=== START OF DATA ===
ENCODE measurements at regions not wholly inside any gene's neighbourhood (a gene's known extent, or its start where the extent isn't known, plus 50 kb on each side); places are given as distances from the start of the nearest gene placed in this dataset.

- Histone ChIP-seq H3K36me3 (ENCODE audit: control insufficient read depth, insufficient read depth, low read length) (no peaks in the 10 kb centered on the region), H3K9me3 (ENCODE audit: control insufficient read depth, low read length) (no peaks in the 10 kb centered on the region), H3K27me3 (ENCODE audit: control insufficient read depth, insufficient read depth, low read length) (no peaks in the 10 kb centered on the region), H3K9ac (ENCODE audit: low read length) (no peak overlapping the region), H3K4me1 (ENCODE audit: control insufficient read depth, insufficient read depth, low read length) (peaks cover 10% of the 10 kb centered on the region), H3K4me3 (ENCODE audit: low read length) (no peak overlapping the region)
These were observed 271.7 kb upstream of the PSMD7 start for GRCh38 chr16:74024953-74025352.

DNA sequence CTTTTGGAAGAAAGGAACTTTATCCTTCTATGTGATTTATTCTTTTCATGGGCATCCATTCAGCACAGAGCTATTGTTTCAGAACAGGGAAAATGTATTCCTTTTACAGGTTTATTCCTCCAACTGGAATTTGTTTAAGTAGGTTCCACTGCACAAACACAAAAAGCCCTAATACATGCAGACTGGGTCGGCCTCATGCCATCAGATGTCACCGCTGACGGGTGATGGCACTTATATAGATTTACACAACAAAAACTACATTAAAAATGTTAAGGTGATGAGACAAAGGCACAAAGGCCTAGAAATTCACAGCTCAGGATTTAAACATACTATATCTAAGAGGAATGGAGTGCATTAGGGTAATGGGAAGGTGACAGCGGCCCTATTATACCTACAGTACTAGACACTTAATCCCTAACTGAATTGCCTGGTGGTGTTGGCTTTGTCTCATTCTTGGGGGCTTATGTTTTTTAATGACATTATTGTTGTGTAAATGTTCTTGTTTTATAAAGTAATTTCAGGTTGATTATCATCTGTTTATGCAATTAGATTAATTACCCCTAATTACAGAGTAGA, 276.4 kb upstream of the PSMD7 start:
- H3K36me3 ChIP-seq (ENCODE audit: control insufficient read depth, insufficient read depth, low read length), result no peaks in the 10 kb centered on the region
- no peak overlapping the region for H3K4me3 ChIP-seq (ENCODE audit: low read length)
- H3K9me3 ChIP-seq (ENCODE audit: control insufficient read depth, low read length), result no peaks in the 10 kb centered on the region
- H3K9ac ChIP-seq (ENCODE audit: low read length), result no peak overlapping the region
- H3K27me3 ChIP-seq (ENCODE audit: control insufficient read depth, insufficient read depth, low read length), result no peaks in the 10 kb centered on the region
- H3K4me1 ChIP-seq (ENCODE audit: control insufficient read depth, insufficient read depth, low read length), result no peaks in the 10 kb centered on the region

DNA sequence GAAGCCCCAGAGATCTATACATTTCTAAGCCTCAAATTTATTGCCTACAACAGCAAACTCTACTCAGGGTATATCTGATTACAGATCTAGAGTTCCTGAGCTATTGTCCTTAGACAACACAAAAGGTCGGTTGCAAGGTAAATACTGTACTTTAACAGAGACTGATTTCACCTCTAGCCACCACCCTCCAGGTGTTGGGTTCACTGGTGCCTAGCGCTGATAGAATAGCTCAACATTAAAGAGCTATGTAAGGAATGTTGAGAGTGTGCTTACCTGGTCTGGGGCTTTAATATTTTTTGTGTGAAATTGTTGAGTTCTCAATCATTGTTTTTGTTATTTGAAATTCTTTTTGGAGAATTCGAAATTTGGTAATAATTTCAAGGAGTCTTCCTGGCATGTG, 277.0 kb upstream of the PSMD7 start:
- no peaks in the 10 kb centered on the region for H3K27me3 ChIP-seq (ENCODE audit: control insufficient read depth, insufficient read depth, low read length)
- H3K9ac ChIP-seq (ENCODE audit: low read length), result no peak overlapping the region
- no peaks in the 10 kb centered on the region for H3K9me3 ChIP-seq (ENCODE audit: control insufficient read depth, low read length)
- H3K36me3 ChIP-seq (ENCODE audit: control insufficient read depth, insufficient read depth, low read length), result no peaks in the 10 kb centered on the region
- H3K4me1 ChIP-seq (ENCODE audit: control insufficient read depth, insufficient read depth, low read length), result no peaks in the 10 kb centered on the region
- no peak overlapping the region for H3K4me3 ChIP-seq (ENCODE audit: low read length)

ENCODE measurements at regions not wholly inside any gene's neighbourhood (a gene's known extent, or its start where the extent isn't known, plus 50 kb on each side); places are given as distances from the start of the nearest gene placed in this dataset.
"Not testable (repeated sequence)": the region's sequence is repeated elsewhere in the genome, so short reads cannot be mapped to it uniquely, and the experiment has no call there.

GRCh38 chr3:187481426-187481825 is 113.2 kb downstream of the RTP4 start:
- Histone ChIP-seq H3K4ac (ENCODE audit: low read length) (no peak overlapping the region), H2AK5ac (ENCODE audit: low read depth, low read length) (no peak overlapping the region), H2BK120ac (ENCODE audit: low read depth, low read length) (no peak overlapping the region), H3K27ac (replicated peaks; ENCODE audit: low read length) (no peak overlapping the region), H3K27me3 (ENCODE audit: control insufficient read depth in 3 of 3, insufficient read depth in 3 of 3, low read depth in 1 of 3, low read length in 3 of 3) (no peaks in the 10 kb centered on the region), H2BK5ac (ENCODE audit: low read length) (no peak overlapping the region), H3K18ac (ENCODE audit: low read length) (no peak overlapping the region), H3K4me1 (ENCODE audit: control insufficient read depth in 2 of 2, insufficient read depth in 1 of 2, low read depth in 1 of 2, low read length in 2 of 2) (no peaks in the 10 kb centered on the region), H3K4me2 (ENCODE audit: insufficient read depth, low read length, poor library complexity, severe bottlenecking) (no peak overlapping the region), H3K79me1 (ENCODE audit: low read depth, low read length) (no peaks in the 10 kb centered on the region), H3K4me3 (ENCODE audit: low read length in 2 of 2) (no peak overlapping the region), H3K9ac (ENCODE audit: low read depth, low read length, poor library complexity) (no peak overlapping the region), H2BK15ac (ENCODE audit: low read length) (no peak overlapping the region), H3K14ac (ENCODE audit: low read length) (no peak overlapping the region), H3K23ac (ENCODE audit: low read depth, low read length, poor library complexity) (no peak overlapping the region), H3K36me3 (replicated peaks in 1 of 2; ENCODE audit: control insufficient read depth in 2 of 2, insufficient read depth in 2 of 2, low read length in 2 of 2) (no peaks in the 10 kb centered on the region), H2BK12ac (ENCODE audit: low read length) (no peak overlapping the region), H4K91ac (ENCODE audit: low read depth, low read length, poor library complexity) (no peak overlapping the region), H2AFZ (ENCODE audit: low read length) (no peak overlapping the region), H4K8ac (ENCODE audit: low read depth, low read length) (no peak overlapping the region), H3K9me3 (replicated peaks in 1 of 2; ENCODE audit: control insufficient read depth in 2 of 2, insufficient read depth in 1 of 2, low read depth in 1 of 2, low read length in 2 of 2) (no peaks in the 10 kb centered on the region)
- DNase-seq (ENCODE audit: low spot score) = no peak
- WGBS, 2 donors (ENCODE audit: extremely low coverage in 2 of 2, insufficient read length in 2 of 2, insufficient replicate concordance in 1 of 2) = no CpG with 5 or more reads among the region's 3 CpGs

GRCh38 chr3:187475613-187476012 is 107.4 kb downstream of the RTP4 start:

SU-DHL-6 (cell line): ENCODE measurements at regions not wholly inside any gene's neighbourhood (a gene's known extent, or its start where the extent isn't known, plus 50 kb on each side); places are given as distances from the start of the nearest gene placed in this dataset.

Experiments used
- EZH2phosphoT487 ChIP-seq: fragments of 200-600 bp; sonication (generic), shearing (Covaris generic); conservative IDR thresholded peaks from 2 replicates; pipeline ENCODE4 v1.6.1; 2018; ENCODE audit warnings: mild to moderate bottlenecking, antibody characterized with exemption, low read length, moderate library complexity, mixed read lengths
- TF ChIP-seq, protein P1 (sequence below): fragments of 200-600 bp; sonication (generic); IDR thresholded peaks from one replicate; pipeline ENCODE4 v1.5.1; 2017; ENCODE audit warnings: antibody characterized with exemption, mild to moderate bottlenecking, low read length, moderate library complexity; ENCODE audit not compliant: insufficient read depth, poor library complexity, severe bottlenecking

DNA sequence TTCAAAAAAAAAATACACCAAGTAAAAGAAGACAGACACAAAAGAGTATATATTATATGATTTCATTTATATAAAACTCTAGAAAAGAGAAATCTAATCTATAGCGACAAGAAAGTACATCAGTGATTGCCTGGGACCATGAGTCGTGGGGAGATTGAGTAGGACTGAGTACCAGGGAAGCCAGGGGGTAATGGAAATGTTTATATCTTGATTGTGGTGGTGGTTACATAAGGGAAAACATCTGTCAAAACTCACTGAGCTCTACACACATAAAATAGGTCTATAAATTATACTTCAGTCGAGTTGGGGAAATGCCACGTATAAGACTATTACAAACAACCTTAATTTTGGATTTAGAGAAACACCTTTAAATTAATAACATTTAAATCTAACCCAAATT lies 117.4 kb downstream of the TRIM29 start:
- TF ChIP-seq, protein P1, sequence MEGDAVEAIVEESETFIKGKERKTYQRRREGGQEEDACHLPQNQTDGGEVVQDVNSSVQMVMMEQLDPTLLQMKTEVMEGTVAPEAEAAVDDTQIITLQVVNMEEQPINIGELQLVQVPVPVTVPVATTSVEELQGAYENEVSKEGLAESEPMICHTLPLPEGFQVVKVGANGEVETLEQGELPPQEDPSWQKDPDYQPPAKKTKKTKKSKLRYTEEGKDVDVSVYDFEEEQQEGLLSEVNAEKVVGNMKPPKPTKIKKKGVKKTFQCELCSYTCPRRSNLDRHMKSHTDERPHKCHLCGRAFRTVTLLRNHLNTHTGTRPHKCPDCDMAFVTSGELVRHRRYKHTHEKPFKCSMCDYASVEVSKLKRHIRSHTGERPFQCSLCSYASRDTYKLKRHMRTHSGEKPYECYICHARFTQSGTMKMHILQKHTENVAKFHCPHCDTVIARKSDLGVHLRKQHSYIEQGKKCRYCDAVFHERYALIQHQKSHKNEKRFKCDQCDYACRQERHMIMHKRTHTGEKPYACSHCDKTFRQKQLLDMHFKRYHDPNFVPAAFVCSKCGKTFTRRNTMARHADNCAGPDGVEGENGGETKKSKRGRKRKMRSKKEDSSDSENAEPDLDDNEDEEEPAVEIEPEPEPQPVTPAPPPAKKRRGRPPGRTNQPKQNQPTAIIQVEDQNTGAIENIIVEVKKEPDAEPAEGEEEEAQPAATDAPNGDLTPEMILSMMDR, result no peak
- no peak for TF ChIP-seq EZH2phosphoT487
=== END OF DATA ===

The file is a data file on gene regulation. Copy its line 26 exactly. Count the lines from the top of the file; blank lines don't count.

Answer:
Experiments used